Troy Stuart and his father Roy, have fine-tuned the process over many years to ensure they buy their stock well, maintain good health and finish in time with the required carcase grades.
Their strategy forms the basis for maintaining healthy profits at Wood Farm in Farringdon, East Devon, where up to 3,000 head pass through the system every year. However, any small hiccup can make a serious dent in the farm’s bottom line and turn a financially healthy enterprise into one making a loss.
“It all starts with the buying,” says Troy Stuart, praising his father for his ability to judge stock on the hoof whether buying from nearby Exeter Market or further afield in Newton Abbot, Bridgwater, Tavistock or Frome. “He’s looking for strong stores, aged 18 months to two years, which have generally finished growing and just need to be finished.”
Not seeking to grow any further frame, he says some cattle will achieve fast growth rates whereas other types they have learnt to avoid, those which simply won’t grow at the required rate or produce a good carcase. “It’s easy to say and hard to do, and credit goes to my dad for that,” says Mr Stuart. “We’ll also buy privately and are happy to have any beef breed, but don’t want pure dairy or to pay a premium for the popular native beef breeds.”
This tends to mean they have more continentals, which suit the system well and should not go to fat on their intensive finishing regime. Devising a system through which they’ll achieve high dry matter intakes and high daily gains is the next step of the process and for the Stuart Partners – with more than 809 hectares (2,000 acres) to farm – it is also important the system is simple and does not take much time.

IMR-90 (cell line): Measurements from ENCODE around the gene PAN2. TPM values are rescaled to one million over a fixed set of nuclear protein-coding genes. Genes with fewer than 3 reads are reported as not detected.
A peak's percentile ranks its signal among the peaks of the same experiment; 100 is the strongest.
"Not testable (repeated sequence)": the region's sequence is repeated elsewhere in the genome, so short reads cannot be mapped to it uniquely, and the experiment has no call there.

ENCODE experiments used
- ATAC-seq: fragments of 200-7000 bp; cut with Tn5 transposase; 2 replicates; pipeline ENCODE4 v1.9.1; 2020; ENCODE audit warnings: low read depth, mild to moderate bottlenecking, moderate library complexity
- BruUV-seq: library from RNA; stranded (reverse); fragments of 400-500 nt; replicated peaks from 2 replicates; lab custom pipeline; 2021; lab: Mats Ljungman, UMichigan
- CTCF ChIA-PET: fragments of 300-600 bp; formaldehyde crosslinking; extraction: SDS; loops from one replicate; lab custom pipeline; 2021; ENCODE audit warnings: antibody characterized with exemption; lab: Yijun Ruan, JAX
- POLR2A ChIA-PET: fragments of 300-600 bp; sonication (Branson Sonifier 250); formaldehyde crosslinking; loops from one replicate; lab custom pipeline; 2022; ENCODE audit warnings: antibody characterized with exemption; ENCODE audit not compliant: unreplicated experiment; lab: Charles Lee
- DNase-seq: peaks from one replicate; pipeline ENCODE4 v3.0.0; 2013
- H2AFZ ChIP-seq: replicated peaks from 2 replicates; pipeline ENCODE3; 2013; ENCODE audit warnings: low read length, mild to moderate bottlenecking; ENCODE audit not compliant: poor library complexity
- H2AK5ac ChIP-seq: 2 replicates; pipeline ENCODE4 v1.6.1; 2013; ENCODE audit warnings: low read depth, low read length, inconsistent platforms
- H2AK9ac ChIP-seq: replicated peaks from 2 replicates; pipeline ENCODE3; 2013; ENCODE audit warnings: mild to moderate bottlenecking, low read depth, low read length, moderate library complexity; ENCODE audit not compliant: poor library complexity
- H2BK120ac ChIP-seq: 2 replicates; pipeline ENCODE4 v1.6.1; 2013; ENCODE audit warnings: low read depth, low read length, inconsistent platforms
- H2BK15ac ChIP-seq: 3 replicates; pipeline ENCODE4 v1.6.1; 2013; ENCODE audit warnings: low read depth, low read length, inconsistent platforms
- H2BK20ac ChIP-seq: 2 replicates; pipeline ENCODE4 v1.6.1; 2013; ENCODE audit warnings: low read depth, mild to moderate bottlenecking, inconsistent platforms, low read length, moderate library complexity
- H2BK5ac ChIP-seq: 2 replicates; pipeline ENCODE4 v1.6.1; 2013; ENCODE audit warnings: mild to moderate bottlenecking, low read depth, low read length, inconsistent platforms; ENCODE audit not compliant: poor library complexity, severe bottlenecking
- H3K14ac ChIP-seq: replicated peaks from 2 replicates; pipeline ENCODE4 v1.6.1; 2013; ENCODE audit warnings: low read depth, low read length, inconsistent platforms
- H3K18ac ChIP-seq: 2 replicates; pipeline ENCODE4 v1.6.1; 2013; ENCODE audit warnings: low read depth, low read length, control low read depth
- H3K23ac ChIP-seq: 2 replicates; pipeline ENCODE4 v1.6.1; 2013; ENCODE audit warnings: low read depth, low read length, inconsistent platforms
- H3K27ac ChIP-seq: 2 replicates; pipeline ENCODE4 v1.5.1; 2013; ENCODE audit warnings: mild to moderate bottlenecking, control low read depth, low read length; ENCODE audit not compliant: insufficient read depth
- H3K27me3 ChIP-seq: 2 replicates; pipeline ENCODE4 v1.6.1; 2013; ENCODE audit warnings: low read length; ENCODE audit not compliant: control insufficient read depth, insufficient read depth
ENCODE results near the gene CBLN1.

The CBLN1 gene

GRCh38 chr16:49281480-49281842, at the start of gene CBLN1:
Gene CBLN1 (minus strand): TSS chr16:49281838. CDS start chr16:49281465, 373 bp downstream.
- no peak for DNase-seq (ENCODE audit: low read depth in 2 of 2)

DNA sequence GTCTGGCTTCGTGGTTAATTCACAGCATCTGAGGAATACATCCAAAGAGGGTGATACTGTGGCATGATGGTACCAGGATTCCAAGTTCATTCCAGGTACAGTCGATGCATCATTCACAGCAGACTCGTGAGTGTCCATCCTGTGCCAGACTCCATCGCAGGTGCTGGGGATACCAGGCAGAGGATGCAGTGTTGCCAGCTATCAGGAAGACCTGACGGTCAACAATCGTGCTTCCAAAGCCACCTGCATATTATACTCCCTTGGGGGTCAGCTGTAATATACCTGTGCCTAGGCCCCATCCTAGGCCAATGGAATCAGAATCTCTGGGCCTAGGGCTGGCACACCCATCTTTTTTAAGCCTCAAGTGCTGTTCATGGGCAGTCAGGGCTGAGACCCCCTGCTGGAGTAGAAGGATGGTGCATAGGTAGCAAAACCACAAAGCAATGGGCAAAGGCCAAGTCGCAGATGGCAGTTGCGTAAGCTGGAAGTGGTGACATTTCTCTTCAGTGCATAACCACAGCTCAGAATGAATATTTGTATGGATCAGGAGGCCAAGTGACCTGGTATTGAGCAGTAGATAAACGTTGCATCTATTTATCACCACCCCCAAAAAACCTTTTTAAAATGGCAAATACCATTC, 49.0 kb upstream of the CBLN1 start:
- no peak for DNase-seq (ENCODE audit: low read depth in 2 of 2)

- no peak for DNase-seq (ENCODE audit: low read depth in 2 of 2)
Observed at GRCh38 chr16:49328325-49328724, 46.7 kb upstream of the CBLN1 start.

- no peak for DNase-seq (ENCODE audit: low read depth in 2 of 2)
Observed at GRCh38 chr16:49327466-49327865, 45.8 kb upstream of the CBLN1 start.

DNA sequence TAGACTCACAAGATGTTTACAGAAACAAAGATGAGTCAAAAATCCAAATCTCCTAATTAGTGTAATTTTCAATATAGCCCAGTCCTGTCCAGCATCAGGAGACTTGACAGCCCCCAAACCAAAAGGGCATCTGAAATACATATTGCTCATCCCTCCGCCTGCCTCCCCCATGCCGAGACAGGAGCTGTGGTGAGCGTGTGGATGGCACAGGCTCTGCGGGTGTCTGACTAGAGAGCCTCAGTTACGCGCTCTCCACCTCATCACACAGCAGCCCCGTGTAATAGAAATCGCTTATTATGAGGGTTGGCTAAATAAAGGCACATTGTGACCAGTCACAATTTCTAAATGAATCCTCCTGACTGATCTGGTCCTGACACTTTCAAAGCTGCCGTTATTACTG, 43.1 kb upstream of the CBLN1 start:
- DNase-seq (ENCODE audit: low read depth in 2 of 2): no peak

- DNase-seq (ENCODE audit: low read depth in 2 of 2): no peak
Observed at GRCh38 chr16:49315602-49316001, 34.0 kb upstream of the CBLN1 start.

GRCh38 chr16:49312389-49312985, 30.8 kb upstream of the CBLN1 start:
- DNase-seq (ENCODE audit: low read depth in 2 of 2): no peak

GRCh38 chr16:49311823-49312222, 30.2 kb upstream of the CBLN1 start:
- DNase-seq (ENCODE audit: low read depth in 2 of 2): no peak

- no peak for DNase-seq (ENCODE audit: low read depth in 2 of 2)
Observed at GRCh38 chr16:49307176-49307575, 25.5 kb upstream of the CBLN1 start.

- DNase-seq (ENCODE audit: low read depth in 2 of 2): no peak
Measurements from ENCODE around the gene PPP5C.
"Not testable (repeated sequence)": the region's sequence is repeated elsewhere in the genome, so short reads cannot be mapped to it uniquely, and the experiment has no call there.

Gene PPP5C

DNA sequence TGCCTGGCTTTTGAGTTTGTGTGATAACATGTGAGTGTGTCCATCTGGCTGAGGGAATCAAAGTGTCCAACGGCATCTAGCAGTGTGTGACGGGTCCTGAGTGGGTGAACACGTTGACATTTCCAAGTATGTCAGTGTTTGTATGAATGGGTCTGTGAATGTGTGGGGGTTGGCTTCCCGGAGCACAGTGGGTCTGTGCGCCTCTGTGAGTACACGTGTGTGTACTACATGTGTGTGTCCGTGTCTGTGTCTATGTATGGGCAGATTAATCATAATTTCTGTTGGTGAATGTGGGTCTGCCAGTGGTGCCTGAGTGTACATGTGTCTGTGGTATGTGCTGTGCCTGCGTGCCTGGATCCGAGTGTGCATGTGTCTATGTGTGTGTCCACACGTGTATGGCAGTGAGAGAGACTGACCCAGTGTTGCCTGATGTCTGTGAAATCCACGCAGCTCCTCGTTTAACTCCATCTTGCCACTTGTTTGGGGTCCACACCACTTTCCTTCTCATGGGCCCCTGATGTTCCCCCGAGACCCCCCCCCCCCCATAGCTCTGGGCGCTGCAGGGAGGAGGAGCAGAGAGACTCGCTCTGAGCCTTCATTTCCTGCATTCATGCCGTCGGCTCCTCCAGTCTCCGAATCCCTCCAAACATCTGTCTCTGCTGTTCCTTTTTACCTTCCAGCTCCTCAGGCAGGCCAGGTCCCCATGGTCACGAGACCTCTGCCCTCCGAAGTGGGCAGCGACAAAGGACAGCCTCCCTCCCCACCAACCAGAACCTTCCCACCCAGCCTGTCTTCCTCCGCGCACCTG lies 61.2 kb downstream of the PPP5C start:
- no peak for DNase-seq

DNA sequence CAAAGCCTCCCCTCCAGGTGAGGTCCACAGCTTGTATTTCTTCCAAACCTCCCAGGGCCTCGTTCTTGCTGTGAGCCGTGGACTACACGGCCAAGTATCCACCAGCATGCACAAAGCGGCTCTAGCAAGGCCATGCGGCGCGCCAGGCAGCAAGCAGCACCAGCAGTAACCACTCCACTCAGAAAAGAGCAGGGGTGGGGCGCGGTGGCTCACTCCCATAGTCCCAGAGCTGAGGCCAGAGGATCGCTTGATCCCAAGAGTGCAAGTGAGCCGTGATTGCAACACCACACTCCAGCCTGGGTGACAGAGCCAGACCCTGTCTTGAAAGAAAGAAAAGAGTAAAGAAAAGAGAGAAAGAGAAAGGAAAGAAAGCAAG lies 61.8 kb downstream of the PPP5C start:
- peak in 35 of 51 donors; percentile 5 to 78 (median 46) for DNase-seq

“Sometimes the cattle have to take second place when we are busy with the other side of the farm or with our contracting business,” says Mr Stuart.
An ad lib system fits the bill for all of these requirements, encouraging high intakes and growth rates and being very easy to manage.
“It also means we can mix groups without any bullying as the cattle soon learn they can get up and feed whenever they want,” he says.
“They are also completely relaxed so they don’t waste energy fighting to reach the barrier.” The ration the farm has chosen is the ultimate in simplicity, comprising the ForFarmers high starch finisher nut, Prime Grade plus Levucell, along with ad lib grass silage. Mineral blocks are also offered to offset the deficiencies seen in many of the new stock coming off the local hills.
“We’ve been operating this system for at least 12 years and we’ve actually carried out trials on the farm to find the best ration,” says Mr Stuart. “We’ve tried the same nut without Levucell as well as a competitor product and we also tried grain maize grown on the farm.” The system the Stuarts operate allowed weighing every two weeks, which continued through the trials – just as it does in the routine operation.